It was bound to happen. Rather than address pervasive hurdles to global problems, those whose stock dividends depend on maintaining status quo instead splurge on public relation firms to decorate shit cakes with unicorn frosting.
We already have ‘forestry stewardship’, ‘clean coal’, ‘sustainable seafood’, ‘green cars’, ‘humane slaughter’, and every liberal capitalist’s favorite: ‘smart growth’. Joining these wholly dishonest marketing clichés is a new mind-vomit term courtesy of real estate blog Curbed: “Intelligent Gentrification“.
No, seriously. You can’t make this up.
Curbed even doubles down on cynicism by asserting that gentrifying ‘intelligently‘ somehow won’t displace anyone at all. How is such a magical feat accomplished? The writers fail to articulate this point.
@CurbedDetroit “work opportunities” for who?
— Josephine (@thstrpprhtsu) July 15, 2015
So malignant is the idea of repairing a neighborhood just to kick out the poor and move in the rich that ad writers are now coddling the un-coddleable – by spinning financial oppression into something smart!
Clearly if you can afford the new gentrified ‘hood, you must be intelligent, too. Otherwise you wouldn’t be here anymore. Enjoy your new $1,300 per month members-only club, Whitey.
I’m hardly alone in this outrage. Quartz recently inspired sub-blog posts for laying it out with brevity:
“The most unsettling thing about gentrification is how it reflects the utter and complete lack of control the poor and the non-white have in where they’re permitted to live. It’s a cycle already repeating itself. The percentage of Detroiters living under the poverty line is substantially larger—39.3%, compared with 23.2% in Brooklyn’s Kings County. The repopulation of Michigan’s largest city might just be the most ambitious gentrification project in the history of American city living.”
Discriminatory home lending in Detroit: source.
As I’ve written before, gentrification is not some unforeseen byproduct of increasing density or improving the livability of our streets. Cycles of divestment and gentrification are intentional, deliberate schemes formulated to generate the most capital possible for banks, developers, and private investors.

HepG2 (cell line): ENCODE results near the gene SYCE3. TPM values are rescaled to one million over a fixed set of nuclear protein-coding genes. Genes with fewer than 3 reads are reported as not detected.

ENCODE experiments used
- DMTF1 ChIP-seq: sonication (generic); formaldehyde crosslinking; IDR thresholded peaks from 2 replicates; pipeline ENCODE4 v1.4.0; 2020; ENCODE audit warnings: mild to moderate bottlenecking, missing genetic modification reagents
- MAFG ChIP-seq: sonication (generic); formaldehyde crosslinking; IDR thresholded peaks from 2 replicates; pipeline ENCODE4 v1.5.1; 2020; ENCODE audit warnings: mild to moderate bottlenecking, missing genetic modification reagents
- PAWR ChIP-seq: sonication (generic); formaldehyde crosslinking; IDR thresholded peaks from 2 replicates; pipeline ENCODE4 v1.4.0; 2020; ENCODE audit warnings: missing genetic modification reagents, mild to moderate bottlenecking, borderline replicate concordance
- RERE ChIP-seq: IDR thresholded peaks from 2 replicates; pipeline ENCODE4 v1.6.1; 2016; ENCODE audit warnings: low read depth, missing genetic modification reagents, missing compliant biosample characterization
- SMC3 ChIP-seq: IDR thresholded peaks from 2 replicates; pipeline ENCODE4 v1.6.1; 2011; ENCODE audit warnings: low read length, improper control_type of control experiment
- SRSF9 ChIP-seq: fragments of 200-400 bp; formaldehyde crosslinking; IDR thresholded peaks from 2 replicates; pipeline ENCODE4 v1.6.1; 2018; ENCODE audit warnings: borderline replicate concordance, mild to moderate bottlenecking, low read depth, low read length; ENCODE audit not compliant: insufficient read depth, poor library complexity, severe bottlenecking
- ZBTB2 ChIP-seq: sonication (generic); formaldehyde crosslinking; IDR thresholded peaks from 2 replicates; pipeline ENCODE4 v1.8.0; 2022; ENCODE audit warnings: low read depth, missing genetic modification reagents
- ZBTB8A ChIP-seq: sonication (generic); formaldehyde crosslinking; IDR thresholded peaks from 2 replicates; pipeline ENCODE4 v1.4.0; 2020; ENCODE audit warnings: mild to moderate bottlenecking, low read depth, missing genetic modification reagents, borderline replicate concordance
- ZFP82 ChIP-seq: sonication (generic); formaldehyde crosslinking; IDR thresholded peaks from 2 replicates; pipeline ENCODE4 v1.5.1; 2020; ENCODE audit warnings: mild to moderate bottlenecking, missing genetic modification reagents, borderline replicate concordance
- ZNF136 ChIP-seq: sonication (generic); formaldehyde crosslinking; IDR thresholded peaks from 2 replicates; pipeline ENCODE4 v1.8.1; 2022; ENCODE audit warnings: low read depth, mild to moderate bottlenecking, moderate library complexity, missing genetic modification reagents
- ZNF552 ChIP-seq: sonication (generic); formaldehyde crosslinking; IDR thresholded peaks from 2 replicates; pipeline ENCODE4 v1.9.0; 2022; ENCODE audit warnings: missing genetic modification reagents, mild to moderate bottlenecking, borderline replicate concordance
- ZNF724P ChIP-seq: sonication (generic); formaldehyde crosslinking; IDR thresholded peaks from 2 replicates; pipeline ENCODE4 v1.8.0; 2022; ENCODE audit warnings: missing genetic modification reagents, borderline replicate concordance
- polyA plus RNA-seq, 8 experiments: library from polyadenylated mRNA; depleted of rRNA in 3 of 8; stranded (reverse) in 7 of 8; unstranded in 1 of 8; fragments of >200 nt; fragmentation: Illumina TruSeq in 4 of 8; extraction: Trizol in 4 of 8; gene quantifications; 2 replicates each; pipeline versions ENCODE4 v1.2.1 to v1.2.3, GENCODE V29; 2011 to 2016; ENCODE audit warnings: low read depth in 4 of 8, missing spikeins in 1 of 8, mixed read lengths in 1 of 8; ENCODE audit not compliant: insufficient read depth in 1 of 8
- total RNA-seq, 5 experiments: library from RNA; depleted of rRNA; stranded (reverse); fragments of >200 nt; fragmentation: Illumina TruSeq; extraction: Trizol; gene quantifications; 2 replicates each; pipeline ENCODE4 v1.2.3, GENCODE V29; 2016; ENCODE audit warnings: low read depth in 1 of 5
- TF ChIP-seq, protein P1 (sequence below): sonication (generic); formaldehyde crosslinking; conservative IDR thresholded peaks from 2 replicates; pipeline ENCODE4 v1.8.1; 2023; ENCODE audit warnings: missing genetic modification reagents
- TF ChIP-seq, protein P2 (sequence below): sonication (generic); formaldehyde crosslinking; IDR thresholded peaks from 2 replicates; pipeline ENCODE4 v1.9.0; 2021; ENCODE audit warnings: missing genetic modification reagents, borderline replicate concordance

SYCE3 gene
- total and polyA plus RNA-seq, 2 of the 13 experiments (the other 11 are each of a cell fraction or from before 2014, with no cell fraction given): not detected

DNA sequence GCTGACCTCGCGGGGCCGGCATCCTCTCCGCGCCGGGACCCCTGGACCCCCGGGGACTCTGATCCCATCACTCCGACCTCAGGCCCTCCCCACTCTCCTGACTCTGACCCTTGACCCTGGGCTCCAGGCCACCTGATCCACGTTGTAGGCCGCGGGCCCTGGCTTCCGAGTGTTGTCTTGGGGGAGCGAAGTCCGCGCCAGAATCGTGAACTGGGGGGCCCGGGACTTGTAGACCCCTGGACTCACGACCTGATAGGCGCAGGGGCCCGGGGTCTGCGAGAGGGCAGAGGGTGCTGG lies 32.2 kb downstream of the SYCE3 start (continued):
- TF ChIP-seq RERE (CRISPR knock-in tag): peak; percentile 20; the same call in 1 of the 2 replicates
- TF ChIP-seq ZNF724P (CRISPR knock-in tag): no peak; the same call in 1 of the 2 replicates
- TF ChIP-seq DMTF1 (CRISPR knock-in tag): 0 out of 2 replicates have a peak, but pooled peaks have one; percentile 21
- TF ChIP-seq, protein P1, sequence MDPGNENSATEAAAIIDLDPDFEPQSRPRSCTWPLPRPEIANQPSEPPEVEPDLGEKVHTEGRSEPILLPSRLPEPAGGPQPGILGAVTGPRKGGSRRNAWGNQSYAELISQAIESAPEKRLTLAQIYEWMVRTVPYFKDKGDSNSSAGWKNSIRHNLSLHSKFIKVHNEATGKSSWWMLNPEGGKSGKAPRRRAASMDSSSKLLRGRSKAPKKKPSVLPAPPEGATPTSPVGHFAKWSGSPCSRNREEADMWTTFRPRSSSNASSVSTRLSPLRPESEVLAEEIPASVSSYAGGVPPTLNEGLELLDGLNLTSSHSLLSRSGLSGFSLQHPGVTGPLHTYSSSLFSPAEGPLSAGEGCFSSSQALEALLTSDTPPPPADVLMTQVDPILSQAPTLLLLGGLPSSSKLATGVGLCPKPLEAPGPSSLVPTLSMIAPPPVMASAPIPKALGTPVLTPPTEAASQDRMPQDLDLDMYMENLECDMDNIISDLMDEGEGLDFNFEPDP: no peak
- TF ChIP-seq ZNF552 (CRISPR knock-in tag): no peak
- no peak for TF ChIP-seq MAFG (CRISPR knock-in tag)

The recipe is simple: build something new, move people in. Then let the neighborhood fall into ruin over the course of a generation or two. Next cite crime and dilapidation as reasons for radical redevelopment once property values tank. Now raze it all and build shiny condos for the next wave of residents after you’ve priced out the existing community. Success!
This is how city halls and their real estate accomplices view neighborhoods – not as places to live, but as places to profit. It’s disheartening and a bit disturbing to hear the educated and academic attempt to spin this as a positive, but still they try.
Like most, I love that so much work is being done to preserve gorgeous old brick homes in Detroit. But saving historic buildings shouldn’t, and needn’t cause harm to existing communities.
Preservationists often claim saving structures of architectural significance requires looking the other way when evicting residents prior to rehabbing (and jacking up the rent, of course). But we all know the race to the top of the housing market isn’t confined to individual properties. Once hype hits the streets, every landlord wants in on the speculation game.
All of this – from the sad rebranding to the immoral excuses to the cheerleading bullshit from real estate firms masquerading as life-style blogs – it’s all designed to obscure a darker truth.
— Detroit Metro Times (@metrotimes) July 17, 2015
The wealthy, the elite, the white: they want to capitalize on what once was struggling, but is now up-and-coming. They peruse the allure of the creative class without contributing to it. They prospect the cheap land of the working class to flip for maximum profit return. They see the grit and soul of communities of color, and they strive to impose an economic supremacy upon it.
Let’s not mince words. Gentrification – by any other name – is still Segregation.
Remember that the next time you hear somebody interviewed talking about the “good side” of gentrification. That racist “separate but equal” crap won’t fly anymore.